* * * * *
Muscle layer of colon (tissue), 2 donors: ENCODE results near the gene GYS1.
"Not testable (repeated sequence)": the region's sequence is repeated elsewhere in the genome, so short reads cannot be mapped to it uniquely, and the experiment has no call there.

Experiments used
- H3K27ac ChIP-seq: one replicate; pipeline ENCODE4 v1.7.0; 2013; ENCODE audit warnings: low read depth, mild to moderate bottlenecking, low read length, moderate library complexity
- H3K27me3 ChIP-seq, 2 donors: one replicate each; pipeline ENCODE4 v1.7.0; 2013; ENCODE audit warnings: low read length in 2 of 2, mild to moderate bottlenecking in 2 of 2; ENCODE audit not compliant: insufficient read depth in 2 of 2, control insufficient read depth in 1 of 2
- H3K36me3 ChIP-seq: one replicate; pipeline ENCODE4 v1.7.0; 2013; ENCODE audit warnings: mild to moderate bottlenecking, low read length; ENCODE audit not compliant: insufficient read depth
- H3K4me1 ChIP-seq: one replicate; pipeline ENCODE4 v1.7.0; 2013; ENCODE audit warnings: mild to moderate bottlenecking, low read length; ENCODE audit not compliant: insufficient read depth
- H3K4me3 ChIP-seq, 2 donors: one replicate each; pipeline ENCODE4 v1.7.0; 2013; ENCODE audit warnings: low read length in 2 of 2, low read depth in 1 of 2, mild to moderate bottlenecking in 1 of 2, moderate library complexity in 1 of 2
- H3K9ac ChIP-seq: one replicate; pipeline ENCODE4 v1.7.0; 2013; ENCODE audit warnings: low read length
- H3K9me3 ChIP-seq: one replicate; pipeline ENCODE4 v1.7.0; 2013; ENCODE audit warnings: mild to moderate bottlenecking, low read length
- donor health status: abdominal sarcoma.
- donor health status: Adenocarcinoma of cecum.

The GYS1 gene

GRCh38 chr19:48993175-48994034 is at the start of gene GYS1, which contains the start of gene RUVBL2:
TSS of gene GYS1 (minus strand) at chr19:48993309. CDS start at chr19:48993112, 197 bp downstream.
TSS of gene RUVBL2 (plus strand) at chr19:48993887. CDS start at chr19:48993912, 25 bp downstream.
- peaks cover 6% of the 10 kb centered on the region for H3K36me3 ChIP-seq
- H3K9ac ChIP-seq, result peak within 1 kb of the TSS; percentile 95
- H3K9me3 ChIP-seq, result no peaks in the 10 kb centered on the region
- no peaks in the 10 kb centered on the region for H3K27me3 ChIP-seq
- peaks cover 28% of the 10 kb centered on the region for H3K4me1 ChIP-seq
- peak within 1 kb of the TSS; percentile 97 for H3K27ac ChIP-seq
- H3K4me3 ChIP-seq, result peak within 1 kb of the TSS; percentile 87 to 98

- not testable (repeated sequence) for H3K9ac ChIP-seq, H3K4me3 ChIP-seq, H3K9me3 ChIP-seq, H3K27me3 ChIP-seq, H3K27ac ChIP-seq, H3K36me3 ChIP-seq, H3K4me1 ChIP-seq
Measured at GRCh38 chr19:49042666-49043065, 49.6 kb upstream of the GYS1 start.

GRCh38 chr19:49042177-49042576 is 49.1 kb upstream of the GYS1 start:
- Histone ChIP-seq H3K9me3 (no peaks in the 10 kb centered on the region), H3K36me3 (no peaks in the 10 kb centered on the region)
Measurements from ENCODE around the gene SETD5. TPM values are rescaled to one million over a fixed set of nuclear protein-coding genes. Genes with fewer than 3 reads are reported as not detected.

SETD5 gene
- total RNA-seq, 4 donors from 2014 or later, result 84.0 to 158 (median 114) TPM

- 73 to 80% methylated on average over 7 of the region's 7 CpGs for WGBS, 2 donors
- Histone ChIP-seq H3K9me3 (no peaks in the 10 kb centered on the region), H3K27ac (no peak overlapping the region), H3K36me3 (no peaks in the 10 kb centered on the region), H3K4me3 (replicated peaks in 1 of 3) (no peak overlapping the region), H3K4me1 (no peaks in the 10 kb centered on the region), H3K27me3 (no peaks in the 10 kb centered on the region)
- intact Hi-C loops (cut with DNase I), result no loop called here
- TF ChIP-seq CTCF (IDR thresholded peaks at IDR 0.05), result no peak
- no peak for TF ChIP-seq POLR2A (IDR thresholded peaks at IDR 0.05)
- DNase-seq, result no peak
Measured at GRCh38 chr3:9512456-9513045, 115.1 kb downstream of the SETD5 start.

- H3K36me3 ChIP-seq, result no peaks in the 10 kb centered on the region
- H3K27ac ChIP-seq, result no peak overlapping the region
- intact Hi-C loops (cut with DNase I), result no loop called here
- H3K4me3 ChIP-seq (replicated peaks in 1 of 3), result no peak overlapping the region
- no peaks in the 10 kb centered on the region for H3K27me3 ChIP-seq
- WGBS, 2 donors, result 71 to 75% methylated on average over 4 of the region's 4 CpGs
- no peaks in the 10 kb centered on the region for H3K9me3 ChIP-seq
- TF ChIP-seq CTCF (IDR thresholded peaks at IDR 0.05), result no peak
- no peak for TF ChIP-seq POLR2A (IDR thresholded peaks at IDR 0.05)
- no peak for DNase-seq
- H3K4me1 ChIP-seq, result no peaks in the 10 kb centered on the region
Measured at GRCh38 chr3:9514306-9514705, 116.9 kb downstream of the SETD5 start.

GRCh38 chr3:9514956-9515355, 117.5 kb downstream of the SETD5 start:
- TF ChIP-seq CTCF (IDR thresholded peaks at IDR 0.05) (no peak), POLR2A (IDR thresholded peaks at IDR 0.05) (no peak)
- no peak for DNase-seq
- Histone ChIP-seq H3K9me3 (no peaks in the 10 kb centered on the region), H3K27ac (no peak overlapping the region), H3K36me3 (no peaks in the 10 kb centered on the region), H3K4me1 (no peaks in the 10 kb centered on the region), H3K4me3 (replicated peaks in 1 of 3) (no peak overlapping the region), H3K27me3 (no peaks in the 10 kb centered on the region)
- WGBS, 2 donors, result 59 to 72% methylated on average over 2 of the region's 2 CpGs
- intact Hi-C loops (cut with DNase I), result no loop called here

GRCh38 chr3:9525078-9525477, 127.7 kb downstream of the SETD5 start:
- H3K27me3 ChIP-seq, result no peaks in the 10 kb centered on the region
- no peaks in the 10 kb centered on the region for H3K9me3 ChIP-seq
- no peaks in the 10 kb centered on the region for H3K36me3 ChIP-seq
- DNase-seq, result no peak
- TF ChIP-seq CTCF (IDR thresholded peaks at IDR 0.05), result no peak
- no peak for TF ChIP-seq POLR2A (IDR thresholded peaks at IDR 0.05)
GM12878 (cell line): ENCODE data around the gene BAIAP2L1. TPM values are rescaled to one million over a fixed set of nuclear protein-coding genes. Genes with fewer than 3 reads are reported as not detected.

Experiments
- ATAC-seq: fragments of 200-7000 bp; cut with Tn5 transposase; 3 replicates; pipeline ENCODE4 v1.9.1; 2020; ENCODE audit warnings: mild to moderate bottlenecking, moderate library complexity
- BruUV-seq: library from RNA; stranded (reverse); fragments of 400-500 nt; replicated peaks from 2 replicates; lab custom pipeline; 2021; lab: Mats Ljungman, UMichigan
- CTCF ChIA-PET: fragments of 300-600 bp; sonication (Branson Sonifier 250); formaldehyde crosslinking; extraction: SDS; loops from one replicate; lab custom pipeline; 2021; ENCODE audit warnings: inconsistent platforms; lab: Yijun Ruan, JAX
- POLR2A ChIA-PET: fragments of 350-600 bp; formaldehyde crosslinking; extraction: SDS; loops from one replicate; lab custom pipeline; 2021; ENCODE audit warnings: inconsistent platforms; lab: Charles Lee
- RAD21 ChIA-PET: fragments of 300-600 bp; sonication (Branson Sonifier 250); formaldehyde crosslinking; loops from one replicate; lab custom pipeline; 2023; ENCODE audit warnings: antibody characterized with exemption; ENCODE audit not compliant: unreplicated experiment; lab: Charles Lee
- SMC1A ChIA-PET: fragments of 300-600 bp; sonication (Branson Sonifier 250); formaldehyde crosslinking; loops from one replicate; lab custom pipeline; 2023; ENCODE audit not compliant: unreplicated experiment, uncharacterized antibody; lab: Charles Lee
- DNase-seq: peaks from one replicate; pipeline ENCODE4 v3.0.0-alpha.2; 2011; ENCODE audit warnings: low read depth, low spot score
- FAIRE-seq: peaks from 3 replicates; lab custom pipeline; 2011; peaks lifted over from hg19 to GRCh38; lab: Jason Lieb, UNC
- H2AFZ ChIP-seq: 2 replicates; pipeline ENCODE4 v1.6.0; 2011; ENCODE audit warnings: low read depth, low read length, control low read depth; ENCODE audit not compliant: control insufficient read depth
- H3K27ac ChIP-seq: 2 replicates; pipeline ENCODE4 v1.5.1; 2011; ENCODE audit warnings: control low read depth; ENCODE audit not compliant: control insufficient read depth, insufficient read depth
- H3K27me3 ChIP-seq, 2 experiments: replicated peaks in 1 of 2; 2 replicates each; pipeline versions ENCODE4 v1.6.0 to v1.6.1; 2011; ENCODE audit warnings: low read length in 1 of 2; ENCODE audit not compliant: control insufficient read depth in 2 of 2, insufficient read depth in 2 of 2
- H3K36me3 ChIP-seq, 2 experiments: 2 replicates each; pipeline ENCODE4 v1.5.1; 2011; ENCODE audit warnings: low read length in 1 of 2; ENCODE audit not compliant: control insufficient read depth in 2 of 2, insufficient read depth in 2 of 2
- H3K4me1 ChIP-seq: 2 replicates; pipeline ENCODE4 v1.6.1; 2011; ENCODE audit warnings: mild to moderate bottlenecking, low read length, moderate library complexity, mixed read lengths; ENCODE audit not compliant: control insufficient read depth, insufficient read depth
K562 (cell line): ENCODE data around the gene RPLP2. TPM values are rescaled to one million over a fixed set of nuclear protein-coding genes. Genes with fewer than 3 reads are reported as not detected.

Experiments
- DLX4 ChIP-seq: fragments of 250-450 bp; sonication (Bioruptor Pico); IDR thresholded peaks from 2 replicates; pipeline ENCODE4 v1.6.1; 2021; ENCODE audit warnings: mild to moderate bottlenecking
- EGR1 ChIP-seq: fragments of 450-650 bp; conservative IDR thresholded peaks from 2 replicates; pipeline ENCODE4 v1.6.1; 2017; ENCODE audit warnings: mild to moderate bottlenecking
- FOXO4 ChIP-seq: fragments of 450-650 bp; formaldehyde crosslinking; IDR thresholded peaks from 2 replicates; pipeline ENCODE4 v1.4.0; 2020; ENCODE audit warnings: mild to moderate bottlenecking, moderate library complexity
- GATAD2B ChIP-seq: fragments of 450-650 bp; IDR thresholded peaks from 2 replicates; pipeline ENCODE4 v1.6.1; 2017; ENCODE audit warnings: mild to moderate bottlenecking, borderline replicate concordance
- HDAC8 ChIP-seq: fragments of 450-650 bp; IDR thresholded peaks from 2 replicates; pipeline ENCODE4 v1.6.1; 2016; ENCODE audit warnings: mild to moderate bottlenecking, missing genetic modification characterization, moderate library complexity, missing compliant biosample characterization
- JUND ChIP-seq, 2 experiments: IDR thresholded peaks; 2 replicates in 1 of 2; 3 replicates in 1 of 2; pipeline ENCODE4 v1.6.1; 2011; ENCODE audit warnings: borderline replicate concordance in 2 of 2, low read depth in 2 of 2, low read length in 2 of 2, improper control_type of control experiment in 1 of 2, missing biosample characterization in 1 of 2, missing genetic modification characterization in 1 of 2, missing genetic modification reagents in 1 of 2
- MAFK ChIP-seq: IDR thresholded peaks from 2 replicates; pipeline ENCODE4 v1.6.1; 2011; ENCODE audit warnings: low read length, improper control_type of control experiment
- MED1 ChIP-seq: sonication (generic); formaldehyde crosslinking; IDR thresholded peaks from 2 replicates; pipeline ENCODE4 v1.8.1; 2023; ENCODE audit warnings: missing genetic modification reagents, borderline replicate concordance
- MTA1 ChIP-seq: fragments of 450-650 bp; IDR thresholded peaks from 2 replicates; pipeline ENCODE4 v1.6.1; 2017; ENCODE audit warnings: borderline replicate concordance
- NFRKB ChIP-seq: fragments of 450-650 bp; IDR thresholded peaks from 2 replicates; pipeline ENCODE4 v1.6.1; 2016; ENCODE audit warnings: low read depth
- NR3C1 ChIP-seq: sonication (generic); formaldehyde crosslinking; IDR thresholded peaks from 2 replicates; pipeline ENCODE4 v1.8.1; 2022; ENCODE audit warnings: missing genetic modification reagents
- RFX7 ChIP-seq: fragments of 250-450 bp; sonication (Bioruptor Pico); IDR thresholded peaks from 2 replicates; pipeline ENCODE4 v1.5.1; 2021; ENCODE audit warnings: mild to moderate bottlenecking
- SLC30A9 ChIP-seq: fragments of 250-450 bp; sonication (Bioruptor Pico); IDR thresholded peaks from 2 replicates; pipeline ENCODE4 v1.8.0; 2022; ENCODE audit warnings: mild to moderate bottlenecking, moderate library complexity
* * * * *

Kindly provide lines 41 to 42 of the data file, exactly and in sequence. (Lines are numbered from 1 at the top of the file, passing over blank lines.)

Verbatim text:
- H3K4me3 ChIP-seq (replicated peaks in 1 of 3), result no peak overlapping the region
- no peaks in the 10 kb centered on the region for H3K27me3 ChIP-seq